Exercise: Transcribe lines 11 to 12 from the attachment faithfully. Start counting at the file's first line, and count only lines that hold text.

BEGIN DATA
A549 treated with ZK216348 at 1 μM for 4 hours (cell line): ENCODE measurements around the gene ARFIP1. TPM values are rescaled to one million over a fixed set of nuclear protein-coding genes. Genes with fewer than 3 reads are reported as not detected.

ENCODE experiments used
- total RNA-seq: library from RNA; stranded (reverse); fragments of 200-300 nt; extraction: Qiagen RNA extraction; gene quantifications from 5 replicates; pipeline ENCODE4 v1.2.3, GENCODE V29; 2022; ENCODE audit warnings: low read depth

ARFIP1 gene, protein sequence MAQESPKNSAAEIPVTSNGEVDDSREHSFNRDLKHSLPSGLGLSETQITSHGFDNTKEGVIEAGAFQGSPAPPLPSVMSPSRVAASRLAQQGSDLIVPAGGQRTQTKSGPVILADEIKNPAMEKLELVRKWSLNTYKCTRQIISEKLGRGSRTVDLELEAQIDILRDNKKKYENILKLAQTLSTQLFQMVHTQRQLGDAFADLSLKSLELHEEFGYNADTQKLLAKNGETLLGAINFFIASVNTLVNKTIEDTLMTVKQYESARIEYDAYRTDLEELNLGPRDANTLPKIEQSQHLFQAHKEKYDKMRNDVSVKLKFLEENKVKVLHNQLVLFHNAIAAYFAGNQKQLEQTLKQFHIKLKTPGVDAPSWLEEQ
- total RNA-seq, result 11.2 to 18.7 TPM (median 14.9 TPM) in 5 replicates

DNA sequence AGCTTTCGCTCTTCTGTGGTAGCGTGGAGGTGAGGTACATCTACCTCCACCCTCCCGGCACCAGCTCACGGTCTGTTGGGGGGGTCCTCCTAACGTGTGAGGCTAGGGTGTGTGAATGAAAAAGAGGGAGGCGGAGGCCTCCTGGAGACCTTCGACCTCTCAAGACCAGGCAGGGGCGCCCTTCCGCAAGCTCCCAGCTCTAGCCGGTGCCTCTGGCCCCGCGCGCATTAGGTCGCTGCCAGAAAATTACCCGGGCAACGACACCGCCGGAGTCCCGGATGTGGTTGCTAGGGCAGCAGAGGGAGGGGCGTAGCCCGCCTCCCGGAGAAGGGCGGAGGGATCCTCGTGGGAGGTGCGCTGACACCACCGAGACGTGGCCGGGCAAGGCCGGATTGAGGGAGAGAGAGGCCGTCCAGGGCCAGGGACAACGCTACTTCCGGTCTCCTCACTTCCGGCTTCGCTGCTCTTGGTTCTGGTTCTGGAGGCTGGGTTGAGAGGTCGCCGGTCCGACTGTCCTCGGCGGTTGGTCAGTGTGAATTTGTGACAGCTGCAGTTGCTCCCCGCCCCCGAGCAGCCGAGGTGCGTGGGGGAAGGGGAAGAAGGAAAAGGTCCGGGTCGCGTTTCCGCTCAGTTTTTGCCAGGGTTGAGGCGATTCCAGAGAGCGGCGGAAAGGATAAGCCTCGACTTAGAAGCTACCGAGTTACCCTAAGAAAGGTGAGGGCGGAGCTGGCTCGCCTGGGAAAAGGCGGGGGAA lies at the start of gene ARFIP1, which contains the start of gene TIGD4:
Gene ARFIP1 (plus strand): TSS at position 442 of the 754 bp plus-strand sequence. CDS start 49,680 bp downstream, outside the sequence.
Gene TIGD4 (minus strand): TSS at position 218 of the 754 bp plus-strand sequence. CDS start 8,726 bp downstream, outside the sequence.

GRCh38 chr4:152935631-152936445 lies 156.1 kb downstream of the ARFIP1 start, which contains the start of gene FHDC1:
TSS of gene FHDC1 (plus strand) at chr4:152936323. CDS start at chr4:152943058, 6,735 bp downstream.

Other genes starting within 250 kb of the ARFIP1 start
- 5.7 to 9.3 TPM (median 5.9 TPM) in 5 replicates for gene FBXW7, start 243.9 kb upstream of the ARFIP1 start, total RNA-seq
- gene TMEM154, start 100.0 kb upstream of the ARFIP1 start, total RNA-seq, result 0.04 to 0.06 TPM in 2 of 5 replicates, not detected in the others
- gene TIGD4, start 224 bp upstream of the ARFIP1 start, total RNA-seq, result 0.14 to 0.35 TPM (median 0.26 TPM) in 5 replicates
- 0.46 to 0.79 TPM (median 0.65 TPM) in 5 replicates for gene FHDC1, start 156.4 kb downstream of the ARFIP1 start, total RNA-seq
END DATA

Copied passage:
Other genes starting within 250 kb of the ARFIP1 start
- 5.7 to 9.3 TPM (median 5.9 TPM) in 5 replicates for gene FBXW7, start 243.9 kb upstream of the ARFIP1 start, total RNA-seq